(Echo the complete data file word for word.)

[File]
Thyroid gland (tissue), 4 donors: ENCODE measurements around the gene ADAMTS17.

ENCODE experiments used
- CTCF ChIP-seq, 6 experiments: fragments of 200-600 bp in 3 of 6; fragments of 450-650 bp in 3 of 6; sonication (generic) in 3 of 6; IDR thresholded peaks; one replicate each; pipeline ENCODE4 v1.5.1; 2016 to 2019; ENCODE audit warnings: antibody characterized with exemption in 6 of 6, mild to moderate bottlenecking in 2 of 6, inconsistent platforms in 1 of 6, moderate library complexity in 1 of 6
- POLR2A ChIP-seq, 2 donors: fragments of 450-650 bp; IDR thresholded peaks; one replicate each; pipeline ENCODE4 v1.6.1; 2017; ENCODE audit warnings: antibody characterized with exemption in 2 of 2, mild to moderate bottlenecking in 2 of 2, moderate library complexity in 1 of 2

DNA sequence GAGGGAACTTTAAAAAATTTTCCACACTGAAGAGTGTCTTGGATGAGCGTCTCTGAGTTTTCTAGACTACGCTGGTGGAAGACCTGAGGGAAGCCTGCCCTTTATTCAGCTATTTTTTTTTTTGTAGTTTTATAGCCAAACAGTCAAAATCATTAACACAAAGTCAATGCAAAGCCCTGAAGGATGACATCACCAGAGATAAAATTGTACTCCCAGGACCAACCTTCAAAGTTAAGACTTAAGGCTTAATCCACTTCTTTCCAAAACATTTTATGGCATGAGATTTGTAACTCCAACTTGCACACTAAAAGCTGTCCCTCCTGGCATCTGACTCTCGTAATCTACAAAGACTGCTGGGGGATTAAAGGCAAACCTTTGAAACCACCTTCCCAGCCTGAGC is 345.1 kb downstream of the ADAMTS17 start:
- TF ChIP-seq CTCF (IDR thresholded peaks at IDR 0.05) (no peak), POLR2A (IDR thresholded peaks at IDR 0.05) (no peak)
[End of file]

Thyroid gland (tissue), 4 donors: ENCODE measurements around the gene ADAMTS17.

ENCODE experiments used
- CTCF ChIP-seq, 6 experiments: fragments of 200-600 bp in 3 of 6; fragments of 450-650 bp in 3 of 6; sonication (generic) in 3 of 6; IDR thresholded peaks; one replicate each; pipeline ENCODE4 v1.5.1; 2016 to 2019; ENCODE audit warnings: antibody characterized with exemption in 6 of 6, mild to moderate bottlenecking in 2 of 6, inconsistent platforms in 1 of 6, moderate library complexity in 1 of 6
- POLR2A ChIP-seq, 2 donors: fragments of 450-650 bp; IDR thresholded peaks; one replicate each; pipeline ENCODE4 v1.6.1; 2017; ENCODE audit warnings: antibody characterized with exemption in 2 of 2, mild to moderate bottlenecking in 2 of 2, moderate library complexity in 1 of 2

DNA sequence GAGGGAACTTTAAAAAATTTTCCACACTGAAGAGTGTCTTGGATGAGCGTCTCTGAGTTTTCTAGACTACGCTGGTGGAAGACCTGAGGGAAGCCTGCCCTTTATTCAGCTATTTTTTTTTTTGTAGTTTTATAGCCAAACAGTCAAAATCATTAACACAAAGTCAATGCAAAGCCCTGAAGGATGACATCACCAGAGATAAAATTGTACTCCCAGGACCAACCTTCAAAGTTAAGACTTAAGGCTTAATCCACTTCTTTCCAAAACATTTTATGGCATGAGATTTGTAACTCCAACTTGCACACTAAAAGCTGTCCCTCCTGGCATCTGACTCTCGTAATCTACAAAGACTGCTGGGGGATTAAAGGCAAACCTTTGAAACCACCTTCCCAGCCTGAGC is 345.1 kb downstream of the ADAMTS17 start:
- TF ChIP-seq CTCF (IDR thresholded peaks at IDR 0.05) (no peak), POLR2A (IDR thresholded peaks at IDR 0.05) (no peak)